Those Magnificent Men in Their Flying Machines

To rescue me from a life of drudgery and chores, delicious vetpat Vicky invited me to brunch at Musto’s Restaurant, our favourite Bodrum eatery. We were joined by a retired thespian and impresario (who shall remain nameless to save his blushes) and his Turkish partner. They’d jetted down from Istanbul for the weekend. We took our ringside seats to watch the spills and thrills of the Turkish Air Force Aerobatics Team – the Turkish Stars – who performed their madcap supersonic routine above our heads. The low-rise, high-octane precision performance was loud and fabulous. The ear-splitting gig wasn’t entirely a surprise since the boys with their toys had spent a few days practising beforehand – clipping mobile phone masts and setting off car alarms. Catching a snap proved difficult as the magnificent men in their flying machines criss-crossed the firmament. The romantic finale was a hazy heart etched into the sky, a fitting tribute to the Istanbul lovers. After feasting on a delicious Turkish breakfast banquet that just kept on coming, we spent the sunny afternoon chatting and drinking in the magical stories of a thesp’s days treading the boards. Perfect.

Pictures courtesy of the Bodrum Bulletin

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Every Little Helps

The Bodrum Bulletin has just updated its annual grocery price check, comparing Britain with Turkey. This exercise was first started in 2009 using the same basket of goods from Sainsbury’s (in the UK) and Migros (in Turkey). The headline is that the price differential between the two countries has been gradually eroded since the survey started. In 2009 the British basket cost 26% more, whereas today the difference is less that 10%.

As with all things, the devil is in the detail. Buying habits vary from person to person and the comparison is affected by the prevailing lira to pound exchange rate. Nevertheless, it does indicate a direction of travel during these recessionary times. We residents all know that booming Turkey is no longer the low cost paradise it used to be. To add to the depressing trend, the Turkish Government has just hiked the price of gas by nearly 19% and the price of electricity by just over 9%.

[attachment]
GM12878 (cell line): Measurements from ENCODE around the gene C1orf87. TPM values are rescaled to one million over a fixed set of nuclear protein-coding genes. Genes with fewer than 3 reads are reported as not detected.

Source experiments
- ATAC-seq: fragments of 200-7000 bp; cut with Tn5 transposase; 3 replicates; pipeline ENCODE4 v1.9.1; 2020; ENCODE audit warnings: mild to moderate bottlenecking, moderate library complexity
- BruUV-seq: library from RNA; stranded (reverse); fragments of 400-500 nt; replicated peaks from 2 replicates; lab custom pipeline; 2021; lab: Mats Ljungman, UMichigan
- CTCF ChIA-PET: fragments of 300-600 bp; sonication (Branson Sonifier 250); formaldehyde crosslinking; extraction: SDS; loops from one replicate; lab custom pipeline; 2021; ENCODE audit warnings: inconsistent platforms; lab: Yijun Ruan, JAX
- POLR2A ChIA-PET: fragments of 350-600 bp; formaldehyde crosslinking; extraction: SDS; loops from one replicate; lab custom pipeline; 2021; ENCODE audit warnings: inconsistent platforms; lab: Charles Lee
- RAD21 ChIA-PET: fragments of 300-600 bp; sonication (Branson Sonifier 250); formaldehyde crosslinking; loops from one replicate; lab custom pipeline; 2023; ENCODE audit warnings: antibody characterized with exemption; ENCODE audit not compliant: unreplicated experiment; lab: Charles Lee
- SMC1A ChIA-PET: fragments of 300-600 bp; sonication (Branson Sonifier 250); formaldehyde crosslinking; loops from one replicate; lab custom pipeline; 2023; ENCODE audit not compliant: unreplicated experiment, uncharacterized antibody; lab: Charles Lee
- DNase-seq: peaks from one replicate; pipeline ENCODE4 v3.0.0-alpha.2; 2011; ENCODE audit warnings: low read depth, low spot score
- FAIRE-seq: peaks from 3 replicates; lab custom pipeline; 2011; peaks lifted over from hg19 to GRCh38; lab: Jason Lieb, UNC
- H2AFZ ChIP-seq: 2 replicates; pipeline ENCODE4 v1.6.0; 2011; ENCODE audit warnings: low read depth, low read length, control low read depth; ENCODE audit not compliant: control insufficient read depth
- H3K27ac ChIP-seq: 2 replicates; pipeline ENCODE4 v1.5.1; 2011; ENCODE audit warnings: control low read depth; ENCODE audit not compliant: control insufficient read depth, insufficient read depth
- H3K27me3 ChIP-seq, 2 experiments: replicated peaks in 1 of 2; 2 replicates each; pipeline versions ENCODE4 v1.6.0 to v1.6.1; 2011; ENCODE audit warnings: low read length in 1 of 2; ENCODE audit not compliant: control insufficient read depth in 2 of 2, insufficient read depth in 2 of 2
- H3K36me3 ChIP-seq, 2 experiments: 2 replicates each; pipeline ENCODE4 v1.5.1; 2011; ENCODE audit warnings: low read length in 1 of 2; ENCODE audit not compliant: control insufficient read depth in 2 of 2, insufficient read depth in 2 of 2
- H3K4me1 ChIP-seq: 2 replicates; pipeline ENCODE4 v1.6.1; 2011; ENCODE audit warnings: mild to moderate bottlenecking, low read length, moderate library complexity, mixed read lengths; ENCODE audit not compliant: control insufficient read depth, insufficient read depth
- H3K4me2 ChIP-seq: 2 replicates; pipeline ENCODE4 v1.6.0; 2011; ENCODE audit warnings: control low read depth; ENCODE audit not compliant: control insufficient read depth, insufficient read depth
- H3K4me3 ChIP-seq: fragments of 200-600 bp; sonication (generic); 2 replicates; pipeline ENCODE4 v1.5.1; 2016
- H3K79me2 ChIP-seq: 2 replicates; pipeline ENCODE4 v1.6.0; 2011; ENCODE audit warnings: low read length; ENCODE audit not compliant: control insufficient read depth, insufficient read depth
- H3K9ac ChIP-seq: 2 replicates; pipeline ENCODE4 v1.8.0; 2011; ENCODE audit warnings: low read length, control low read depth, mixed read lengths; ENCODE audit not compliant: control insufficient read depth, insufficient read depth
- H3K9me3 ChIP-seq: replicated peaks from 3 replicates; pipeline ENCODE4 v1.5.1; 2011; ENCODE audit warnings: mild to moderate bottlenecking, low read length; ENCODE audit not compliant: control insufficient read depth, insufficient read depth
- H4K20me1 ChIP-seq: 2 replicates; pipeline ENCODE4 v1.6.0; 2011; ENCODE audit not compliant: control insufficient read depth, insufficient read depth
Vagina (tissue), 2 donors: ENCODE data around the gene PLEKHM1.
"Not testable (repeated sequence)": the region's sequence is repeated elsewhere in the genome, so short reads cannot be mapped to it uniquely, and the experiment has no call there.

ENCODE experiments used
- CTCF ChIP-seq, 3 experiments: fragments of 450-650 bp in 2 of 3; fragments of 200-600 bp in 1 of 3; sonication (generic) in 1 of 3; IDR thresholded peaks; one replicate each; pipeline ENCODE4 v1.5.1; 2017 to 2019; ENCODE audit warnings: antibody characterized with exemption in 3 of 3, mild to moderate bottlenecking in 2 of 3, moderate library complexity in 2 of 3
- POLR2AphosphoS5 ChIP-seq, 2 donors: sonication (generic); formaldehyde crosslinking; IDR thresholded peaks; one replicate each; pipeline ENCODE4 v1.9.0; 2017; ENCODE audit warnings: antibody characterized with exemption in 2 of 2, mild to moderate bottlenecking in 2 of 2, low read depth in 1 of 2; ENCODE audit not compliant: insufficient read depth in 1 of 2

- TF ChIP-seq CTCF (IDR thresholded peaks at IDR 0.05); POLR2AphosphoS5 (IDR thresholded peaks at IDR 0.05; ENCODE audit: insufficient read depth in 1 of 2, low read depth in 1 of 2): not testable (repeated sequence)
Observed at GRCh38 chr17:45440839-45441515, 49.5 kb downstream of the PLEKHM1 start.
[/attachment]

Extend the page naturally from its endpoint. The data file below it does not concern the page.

A year ago, I set Liam a challenge. I wanted to know the cost of living for our kind of life in Britain, Spain and Turkey. He calculated  our average monthly spend on the typical stuff we consume –  food, booze, fags, essential trips back to London, rent, bills, healthcare, insurances, etc. He also used Migros for the Turkish grocery shop, comparing it to Tesco’s in Britain and a major Spanish chain. At the time, the results showed that living in Spain would cost a fifth less overall whereas living in Britain (outside London) would cost a third more.

The same analysis today (excluding Spain) paints a completely different picture. Our British living costs will be on par with our Turkish expenses. This is almost entirely due to the low rent we expect to pay in Norwich and the fact that we’re (almost) a smoking-free family. This isn’t the reason we’ve decided to leave our foster home but, as they say at Tesco’s, every little helps.

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